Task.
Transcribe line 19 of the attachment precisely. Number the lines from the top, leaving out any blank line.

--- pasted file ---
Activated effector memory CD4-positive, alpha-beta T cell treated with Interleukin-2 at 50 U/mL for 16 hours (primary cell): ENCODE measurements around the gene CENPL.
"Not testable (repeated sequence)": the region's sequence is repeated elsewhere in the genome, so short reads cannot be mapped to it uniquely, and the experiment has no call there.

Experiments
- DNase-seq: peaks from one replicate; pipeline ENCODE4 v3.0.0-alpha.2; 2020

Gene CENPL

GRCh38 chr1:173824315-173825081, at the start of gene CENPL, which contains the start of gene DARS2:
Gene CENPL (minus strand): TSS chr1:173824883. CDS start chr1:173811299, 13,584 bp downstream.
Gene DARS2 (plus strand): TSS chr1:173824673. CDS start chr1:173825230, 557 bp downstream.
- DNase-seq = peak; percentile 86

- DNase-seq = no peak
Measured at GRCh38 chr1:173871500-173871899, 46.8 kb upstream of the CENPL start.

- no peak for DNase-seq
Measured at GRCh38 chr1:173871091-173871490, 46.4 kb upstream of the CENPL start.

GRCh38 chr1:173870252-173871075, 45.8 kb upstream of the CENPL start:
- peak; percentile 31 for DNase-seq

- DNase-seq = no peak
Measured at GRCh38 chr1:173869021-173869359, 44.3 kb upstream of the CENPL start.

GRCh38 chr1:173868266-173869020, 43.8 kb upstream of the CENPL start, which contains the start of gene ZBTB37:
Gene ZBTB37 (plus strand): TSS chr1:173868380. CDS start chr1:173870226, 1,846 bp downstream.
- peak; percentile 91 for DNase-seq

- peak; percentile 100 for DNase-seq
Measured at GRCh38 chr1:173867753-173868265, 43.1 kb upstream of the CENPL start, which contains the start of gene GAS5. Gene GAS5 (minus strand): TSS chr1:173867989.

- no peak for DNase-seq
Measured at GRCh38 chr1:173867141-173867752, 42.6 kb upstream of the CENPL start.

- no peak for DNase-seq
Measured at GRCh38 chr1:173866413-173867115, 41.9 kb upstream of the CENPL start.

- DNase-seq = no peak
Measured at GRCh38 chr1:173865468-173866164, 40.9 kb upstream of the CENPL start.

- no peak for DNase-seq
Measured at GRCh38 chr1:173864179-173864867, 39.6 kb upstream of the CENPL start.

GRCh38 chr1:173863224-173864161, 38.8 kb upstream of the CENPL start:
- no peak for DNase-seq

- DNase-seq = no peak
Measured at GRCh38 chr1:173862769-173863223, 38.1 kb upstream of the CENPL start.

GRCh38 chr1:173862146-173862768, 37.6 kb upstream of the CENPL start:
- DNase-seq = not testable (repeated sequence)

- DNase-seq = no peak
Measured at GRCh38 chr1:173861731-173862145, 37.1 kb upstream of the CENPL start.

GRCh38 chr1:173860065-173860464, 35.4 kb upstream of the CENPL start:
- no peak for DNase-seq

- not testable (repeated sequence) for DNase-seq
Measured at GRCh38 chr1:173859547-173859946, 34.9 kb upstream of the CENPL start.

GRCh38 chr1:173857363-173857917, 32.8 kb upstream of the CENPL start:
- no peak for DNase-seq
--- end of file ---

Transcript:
Gene ZBTB37 (plus strand): TSS chr1:173868380. CDS start chr1:173870226, 1,846 bp downstream.